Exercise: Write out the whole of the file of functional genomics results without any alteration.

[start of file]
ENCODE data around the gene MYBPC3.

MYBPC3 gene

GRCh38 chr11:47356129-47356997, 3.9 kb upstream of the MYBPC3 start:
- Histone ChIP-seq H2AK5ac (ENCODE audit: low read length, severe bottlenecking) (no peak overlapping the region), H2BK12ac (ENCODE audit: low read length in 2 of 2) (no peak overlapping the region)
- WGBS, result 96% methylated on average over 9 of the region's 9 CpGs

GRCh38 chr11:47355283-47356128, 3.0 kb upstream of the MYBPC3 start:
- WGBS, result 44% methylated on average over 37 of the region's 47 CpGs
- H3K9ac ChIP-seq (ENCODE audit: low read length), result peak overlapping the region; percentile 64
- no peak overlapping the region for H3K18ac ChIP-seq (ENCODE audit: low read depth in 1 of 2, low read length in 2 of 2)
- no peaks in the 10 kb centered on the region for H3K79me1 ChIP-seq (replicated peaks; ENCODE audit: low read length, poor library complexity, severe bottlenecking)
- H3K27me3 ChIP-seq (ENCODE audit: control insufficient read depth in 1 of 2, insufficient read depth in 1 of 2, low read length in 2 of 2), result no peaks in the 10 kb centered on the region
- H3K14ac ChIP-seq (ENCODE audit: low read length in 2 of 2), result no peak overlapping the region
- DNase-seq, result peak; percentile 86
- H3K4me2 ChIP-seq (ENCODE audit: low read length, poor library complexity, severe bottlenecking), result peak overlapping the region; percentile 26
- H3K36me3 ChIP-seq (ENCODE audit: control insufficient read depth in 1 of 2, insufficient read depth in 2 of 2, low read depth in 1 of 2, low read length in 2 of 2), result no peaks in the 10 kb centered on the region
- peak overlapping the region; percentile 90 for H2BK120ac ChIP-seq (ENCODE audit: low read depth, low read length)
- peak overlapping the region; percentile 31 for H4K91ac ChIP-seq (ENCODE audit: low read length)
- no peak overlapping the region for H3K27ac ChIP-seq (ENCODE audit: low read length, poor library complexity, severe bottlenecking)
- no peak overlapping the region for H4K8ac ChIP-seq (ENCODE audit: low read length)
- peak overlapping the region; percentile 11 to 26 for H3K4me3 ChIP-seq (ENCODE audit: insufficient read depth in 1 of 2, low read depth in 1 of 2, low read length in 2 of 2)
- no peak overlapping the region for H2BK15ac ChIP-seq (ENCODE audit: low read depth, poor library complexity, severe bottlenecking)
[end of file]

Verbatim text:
ENCODE data around the gene MYBPC3.

MYBPC3 gene

GRCh38 chr11:47356129-47356997, 3.9 kb upstream of the MYBPC3 start:
- Histone ChIP-seq H2AK5ac (ENCODE audit: low read length, severe bottlenecking) (no peak overlapping the region), H2BK12ac (ENCODE audit: low read length in 2 of 2) (no peak overlapping the region)
- WGBS, result 96% methylated on average over 9 of the region's 9 CpGs

GRCh38 chr11:47355283-47356128, 3.0 kb upstream of the MYBPC3 start:
- WGBS, result 44% methylated on average over 37 of the region's 47 CpGs
- H3K9ac ChIP-seq (ENCODE audit: low read length), result peak overlapping the region; percentile 64
- no peak overlapping the region for H3K18ac ChIP-seq (ENCODE audit: low read depth in 1 of 2, low read length in 2 of 2)
- no peaks in the 10 kb centered on the region for H3K79me1 ChIP-seq (replicated peaks; ENCODE audit: low read length, poor library complexity, severe bottlenecking)
- H3K27me3 ChIP-seq (ENCODE audit: control insufficient read depth in 1 of 2, insufficient read depth in 1 of 2, low read length in 2 of 2), result no peaks in the 10 kb centered on the region
- H3K14ac ChIP-seq (ENCODE audit: low read length in 2 of 2), result no peak overlapping the region
- DNase-seq, result peak; percentile 86
- H3K4me2 ChIP-seq (ENCODE audit: low read length, poor library complexity, severe bottlenecking), result peak overlapping the region; percentile 26
- H3K36me3 ChIP-seq (ENCODE audit: control insufficient read depth in 1 of 2, insufficient read depth in 2 of 2, low read depth in 1 of 2, low read length in 2 of 2), result no peaks in the 10 kb centered on the region
- peak overlapping the region; percentile 90 for H2BK120ac ChIP-seq (ENCODE audit: low read depth, low read length)
- peak overlapping the region; percentile 31 for H4K91ac ChIP-seq (ENCODE audit: low read length)
- no peak overlapping the region for H3K27ac ChIP-seq (ENCODE audit: low read length, poor library complexity, severe bottlenecking)
- no peak overlapping the region for H4K8ac ChIP-seq (ENCODE audit: low read length)
- peak overlapping the region; percentile 11 to 26 for H3K4me3 ChIP-seq (ENCODE audit: insufficient read depth in 1 of 2, low read depth in 1 of 2, low read length in 2 of 2)
- no peak overlapping the region for H2BK15ac ChIP-seq (ENCODE audit: low read depth, poor library complexity, severe bottlenecking)